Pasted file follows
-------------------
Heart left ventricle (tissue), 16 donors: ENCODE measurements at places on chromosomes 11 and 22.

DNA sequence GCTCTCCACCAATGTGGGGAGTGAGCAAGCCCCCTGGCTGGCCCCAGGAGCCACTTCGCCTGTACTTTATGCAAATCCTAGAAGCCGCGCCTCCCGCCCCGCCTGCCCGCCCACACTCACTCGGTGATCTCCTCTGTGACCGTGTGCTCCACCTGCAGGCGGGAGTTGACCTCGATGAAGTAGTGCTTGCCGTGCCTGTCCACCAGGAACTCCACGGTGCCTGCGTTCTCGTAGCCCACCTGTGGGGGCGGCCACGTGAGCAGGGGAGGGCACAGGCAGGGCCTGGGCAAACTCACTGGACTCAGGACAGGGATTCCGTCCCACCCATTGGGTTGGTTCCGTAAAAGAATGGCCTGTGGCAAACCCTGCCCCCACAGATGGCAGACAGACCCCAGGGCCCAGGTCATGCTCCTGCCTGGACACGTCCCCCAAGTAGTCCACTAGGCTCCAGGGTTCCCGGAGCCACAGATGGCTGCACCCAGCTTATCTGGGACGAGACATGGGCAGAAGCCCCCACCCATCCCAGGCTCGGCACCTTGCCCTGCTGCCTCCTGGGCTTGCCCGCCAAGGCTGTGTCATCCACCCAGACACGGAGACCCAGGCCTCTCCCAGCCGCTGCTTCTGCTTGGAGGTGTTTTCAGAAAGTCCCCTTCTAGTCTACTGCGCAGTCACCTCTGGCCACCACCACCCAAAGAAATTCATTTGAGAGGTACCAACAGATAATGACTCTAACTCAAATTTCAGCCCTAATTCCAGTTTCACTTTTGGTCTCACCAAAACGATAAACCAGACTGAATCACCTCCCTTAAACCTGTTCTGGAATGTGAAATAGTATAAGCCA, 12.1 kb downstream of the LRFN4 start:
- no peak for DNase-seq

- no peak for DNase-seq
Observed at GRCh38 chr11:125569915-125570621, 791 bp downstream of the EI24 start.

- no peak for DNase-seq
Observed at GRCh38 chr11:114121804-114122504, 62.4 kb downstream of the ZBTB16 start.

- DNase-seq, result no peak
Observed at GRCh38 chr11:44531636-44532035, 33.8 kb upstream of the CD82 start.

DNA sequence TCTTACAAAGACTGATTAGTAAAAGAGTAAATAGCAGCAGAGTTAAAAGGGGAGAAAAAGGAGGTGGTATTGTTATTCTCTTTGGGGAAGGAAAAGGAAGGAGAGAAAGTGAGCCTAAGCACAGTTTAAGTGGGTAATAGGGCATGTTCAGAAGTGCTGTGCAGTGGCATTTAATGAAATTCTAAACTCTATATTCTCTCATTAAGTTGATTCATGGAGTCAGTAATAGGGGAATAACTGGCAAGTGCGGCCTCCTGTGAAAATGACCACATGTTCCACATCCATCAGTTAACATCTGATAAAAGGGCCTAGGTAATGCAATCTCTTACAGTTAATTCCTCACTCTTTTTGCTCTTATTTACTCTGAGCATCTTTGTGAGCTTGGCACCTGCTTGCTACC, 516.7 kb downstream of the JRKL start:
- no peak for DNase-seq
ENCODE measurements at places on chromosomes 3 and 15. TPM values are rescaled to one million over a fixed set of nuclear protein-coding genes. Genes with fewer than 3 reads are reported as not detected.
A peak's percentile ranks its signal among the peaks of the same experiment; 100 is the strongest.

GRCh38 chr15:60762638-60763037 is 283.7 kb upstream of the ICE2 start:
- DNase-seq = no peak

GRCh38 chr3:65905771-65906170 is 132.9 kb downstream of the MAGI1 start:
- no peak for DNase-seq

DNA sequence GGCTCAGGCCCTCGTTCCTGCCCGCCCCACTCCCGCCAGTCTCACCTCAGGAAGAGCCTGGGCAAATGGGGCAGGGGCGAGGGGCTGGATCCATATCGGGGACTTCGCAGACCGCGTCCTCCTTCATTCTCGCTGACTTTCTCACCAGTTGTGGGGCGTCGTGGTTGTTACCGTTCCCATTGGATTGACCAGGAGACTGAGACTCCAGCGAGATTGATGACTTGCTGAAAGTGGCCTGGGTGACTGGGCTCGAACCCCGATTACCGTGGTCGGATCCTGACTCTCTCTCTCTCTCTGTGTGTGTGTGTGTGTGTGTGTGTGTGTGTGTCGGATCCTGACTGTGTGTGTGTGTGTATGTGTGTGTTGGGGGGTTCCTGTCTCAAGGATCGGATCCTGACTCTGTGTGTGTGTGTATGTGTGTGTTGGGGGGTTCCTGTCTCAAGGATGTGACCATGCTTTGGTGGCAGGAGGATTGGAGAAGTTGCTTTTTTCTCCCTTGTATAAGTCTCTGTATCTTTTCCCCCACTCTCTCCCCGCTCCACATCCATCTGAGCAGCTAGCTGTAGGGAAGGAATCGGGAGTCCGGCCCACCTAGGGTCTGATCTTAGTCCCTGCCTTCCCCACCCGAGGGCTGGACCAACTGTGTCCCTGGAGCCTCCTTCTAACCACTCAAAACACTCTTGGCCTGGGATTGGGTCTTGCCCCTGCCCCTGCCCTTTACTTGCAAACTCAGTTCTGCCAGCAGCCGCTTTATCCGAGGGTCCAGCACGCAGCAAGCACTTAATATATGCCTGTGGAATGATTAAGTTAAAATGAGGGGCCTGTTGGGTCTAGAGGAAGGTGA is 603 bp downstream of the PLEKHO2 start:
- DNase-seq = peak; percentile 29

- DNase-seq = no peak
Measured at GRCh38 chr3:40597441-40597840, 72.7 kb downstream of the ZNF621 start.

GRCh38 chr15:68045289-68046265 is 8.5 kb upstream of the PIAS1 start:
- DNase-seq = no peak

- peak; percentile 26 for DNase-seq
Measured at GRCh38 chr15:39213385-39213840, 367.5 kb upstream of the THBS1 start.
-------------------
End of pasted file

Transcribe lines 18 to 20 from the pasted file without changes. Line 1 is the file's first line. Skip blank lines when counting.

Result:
DNA sequence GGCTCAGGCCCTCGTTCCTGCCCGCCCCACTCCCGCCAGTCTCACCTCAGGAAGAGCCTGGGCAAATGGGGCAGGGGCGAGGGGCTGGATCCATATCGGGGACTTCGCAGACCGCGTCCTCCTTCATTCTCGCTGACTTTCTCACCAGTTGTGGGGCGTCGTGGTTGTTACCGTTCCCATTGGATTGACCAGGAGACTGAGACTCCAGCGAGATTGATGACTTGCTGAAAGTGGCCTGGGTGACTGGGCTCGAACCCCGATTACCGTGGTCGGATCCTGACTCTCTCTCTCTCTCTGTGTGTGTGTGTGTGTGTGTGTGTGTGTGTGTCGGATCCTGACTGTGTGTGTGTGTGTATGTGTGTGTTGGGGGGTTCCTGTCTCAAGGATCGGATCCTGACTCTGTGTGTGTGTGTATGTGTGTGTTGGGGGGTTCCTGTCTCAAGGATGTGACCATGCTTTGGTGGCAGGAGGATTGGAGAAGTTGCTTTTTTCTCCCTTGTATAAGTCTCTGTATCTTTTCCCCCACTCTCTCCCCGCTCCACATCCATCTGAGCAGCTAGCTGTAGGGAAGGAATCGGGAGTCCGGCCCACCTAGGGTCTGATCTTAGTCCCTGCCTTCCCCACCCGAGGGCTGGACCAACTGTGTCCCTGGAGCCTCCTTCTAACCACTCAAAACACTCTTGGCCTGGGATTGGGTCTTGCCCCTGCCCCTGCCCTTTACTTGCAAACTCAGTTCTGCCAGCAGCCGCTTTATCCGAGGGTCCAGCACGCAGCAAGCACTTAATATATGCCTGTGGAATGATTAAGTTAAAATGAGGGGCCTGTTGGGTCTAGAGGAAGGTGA is 603 bp downstream of the PLEKHO2 start:
- DNase-seq = peak; percentile 29

- DNase-seq = no peak